Credit to Right Wisconsin for calling this one early. Here’s the story as the media wants you to see it:
MADISON (WKOW) — The former head of the Wisconsin Department of Financial Institutions told 27 News Friday he was told to never use state email or phones to communicate anything of importance at one of Gov. Scott Walker’s (R-Wisconsin) first cabinet meetings in early 2011.
27 News contacted former DFI Secretary Peter Bildsten, after the Wisconsin Center for Investigative Journalism reported on similar claims made by both Bildsten and former Wisconsin Economic Development Corporation CEO Paul Jadin.
Bildsten said former Department of Administration Secretary Mike Huebsch gave the directive.
“He made it very clear, once and only once, and it was loud and clear to me and I think everyone in that cabinet, that, as he put it – ‘don’t send me anything of importance on state email, I won’t reply to it. Don’t call me with anything of importance on a state phone, I won’t answer it. If you’ve got anything of importance you call on your personal cell phone or you walk it over.’ And that’s how most of us operated,” said Bildsten.
Huebsch did not respond to a request for comment from 27 News, but a spokesperson for Gov. Scott Walker called the allegations from Bildsten “ludicrous.”
But, of course, Huebsch did respond. And he explained what he said… repeatedly.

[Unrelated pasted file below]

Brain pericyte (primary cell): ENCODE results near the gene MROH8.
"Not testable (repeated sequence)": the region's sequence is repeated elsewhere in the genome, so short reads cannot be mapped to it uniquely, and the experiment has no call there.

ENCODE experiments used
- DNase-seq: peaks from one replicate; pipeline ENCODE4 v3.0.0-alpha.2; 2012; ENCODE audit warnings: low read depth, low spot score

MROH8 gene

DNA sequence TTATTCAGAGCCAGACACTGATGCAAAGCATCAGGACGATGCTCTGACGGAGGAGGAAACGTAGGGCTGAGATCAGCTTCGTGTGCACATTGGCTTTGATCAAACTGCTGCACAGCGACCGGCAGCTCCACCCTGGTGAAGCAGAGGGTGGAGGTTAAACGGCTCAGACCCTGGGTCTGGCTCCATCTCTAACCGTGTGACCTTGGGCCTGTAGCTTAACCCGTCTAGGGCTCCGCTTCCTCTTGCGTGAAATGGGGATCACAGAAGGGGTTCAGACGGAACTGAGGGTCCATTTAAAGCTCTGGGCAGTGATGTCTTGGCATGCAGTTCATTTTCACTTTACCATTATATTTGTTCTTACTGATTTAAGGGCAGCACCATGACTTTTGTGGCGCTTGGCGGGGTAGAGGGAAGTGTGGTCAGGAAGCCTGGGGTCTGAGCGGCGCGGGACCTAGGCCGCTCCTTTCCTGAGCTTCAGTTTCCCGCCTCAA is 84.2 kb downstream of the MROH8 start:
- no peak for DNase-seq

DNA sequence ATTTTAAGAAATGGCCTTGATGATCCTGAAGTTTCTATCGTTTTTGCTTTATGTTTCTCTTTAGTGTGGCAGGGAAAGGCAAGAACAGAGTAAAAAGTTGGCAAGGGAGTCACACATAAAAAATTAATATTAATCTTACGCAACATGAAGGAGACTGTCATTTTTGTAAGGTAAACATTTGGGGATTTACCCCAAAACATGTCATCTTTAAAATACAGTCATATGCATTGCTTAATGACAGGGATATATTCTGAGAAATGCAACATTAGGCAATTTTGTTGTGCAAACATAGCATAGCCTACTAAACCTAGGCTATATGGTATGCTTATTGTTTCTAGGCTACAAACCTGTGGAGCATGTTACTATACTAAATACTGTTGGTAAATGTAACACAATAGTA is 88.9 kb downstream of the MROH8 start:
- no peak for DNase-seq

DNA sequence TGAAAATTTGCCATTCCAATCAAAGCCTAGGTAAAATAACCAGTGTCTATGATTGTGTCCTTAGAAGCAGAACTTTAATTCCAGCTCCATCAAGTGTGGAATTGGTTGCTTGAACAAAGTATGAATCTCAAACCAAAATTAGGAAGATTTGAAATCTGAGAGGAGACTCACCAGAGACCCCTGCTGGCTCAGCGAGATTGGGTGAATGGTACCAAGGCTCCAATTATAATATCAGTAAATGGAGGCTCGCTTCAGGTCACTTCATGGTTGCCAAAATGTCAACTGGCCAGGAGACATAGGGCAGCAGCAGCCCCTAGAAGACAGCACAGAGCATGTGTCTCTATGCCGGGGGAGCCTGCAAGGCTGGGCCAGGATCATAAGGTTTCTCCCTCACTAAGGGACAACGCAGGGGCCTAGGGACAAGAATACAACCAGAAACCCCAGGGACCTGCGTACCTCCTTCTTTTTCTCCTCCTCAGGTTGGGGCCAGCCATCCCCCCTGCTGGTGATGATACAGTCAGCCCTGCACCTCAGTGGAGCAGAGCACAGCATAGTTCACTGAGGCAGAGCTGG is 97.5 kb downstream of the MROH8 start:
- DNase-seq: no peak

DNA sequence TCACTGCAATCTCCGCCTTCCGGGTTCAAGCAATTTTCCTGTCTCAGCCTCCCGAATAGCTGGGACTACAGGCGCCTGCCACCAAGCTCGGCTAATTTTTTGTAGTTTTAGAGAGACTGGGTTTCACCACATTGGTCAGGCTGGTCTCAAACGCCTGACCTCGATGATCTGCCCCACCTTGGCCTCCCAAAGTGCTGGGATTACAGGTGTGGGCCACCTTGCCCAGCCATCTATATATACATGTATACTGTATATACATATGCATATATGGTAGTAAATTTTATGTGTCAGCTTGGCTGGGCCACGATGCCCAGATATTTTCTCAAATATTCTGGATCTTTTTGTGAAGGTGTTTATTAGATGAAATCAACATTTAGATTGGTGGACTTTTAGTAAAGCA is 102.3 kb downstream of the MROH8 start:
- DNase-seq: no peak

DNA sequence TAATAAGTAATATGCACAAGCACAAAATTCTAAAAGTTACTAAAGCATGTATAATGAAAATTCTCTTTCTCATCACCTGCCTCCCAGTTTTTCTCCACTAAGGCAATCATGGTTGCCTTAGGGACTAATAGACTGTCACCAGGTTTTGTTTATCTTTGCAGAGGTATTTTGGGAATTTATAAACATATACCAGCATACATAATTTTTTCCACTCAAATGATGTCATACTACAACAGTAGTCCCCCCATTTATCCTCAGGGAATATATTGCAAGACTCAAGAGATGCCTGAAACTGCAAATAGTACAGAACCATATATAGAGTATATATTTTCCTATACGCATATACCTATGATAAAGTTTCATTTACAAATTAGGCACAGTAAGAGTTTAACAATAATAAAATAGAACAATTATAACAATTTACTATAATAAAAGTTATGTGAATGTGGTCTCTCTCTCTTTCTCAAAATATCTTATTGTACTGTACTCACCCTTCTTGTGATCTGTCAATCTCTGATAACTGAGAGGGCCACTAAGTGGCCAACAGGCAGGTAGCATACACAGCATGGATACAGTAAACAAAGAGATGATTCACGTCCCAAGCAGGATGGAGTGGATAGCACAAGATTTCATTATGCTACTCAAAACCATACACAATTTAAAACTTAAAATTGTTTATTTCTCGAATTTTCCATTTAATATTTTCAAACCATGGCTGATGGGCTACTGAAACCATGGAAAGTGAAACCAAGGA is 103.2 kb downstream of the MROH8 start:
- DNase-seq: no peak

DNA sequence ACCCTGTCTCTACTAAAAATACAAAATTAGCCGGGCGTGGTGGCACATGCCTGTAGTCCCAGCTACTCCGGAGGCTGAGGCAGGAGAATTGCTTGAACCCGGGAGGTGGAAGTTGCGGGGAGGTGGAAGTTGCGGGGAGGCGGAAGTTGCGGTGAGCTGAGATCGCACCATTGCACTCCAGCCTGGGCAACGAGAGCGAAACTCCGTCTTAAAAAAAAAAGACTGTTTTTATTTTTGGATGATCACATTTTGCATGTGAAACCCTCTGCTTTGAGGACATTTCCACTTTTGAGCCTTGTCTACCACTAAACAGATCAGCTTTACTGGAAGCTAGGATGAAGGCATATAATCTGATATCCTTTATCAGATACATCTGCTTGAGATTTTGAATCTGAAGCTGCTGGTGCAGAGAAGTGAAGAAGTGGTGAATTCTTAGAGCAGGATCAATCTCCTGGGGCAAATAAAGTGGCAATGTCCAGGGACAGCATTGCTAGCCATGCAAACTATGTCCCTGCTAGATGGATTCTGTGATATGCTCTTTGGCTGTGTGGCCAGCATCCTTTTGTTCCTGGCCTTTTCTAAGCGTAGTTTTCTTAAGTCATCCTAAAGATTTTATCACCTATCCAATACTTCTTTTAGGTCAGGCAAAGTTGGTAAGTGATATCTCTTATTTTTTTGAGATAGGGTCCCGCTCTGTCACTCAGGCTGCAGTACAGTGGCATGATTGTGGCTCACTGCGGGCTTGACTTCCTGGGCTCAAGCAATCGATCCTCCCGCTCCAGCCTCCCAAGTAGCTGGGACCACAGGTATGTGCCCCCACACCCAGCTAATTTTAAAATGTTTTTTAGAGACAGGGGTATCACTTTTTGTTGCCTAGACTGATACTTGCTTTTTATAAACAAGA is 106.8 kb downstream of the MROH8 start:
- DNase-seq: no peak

I did not warn my fellow cabinet members of the caution they must take when using email at a cabinet meeting early in Governor Walker’s term. I did it repeatedly, at several cabinet meetings. I did not direct them to never use email, I told them to be prepared that anything they write, or more accurately an edited version of their email that fits a pre-written story could show up on the front page of the newspaper, so review emails carefully before sending.Email is often spur of the moment, sometimes emotion driven communication. It can include irony, sarcasm or thoughts intended as jokes that, when taken literally or out of the full context of the conversation can appear to mean something very different, even completely opposite of what was intended. In this era of “gotcha” politics, where opponents and some journalists use anything available not just to embarrass but destroy, extra caution is essential.Although unnecessary, since I’m sure you’ve already considered doing it, I will provide an example from a previous paragraph. If you print the line “I did it repeatedly, at several cabinet meetings,” as my only response to your email, your pre-determined, narrative driven story is complete. It is taken out of context and means the exact opposite, but for a select few of you that is no longer a concern.In addition, I did not tell them to avoid making public records. I instructed them that it didn’t matter if they were using “state email, Gmail or carrier pigeon,” if they were dealing with state business, it is subject to open records. Finally, in drawing upon my years of experience dealing with the print journalists in the Capitol press corps, I encouraged them to “pick up the phone” whenever possible rather than email. I did not give that advice to avoid creating a public record. I have never feared having the people of Wisconsin hear the entire record of our activities. I simply know they will never hear it through you or a select few of your colleagues.